Southern Utah is big. Since the first day that I visited here I have struggled with the correct words to describe it - vast, expansive, immense - nothing seems quite able to capture it. The rocks are big, the boulders are massive, the buttes are huge, the mesas are colossal, the mountains are immense, and the landscape is, frankly, overwhelming.

I grew up in the northeast section of the United States, by the Great Lakes. Those lakes were big, I thought. Water, as far as the eye could see. Even with binoculars you could only see water, until it rolled over the edge of the Earth. Now that was a lake - a Great Lake.

I traveled up and down the east coast of America, visiting all the great cities - New York, Boston, Washington, Atlanta, Miami. They really are big cities - millions of people and lots of big buildings. It was fun exploring the "canyons" of New York, tilting my head back to see the tops of the skyscrapers, looking very much like the tourist that I was. Skyscrapers - now there's a word for you. Buildings so big they scraped the sky!

I grew up in a time of wonderful dreams. When I was a kid men wanted to go to the Moon. I would stare up at the sky at night, watching the moon slowly move across the sky. It was a big target, but an awfully long distance to travel. How could we get there? How would we survive the journey? How would we land? How would we get back? I had a lot of questions for a kid. I knew it would be a big project and require big machines. It captured my imagination.


The launch of STS-51i that I watched on August 28, 1985.

The launch of STS-51i that I
watched on August 28, 1985.
I learned everything that I could about space and astronomy. I loved following the early space program - Mercury and Gemini. When the Apollo program came along, it was almost too much to absorb. I dove into it and wound up with an Aerospace Engineering degree. I stood next to colossal moon rockets, stuck my head inside enormous rocket engines, and walked around inside a massive assembly building that was so huge clouds formed inside of it.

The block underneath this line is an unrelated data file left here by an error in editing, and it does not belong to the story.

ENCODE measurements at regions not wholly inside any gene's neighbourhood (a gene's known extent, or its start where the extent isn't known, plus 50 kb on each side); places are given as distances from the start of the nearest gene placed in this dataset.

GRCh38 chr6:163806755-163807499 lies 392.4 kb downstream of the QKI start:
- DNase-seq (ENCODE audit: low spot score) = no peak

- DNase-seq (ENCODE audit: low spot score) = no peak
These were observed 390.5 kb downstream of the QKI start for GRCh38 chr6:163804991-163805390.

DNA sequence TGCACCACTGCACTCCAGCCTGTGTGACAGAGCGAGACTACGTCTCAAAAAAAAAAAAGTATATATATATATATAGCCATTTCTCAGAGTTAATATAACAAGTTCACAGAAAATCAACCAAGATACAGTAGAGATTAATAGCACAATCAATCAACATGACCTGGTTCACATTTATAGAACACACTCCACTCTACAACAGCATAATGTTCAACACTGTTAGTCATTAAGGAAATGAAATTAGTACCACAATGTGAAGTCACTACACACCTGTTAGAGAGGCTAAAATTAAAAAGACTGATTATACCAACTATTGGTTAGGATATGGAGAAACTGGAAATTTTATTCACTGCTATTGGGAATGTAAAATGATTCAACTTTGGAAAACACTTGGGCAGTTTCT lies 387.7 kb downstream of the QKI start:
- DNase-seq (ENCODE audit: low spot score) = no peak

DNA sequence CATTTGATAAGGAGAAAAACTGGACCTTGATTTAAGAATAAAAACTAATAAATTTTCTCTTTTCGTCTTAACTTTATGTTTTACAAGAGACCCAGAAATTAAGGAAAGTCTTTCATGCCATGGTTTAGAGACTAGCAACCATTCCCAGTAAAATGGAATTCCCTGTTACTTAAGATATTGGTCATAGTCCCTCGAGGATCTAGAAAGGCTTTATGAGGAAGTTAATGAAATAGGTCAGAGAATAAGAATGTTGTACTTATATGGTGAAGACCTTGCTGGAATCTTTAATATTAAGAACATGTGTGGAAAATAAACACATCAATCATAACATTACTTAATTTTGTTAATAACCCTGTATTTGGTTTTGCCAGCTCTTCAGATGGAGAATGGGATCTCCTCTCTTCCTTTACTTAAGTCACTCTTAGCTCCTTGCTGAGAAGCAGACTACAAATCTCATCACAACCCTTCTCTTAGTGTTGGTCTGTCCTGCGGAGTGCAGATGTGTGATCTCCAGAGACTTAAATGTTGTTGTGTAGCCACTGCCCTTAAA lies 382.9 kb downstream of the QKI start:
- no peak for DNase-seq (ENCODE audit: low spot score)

In August of 1985, while standing in a Florida swamp watching Space Shuttle Discovery leave the Earth, I decided that maybe, just maybe, I had seen it all. Not only did the force of that shuttle rip through my chest, but more importantly to me at that time, I actually understood how it all worked. It was a marvel, and a pretty big one at that.  Little did I know that within a year everything that I had previously experienced would become almost insignificant. Within a year I would visit southern Utah for the first time.

The Catalyst

Long before I ever even thought about visiting Utah, my friend David Klash spent over a month in Colorado and Utah in a Geology Field Camp, which was a required part of his college curriculum. Although the majority of his time was spent doing mapping and field studies, he did have some time to do a bit of sightseeing. Dave would send me weekly postcards describing his journey. I looked forward to each card, which bore images of places neither of us had seen before. His cards from Colorado were beautiful, but the cards that he sent from Utah contained pictures unlike any I had ever seen before. Dave and I are both explorers, although up until that point our joint explorations consisted mostly of urban journeys - seeking out bigger and bigger cities. We also shared a fascination with astronomy - which often led us to drive for hours at night trying to find the darkest possible locations for stargazing.
The original postcard that Dave sent me, dated June 4, 1983. It's now quite faded and yellowed.
One small sentence that would ultimately change the direction of my life.
Although the pictures on all of Dave's postcards were interesting, the one that portrayed the Goosenecks of the San Juan River really caught my eye. The picture was visually striking, and Dave's inscription on the back really caught my attention. "Last night I stepped out of the tent and the sky was plastered with stars! We have to come out here on a scenic trip sometime…" I'd never really considered exploring the western states, but Dave's series of postcards and first hand descriptions, made it sound pretty exciting.

Years passed. Dave and I were rather young and financial circumstances precluded a scenic tour of the "Great West" for quite some time. But things finally came together in the summer of 1986. We scraped together enough money to fly to Denver, Colorado, rent a car, and then drive though all of the National Parks of southern Utah.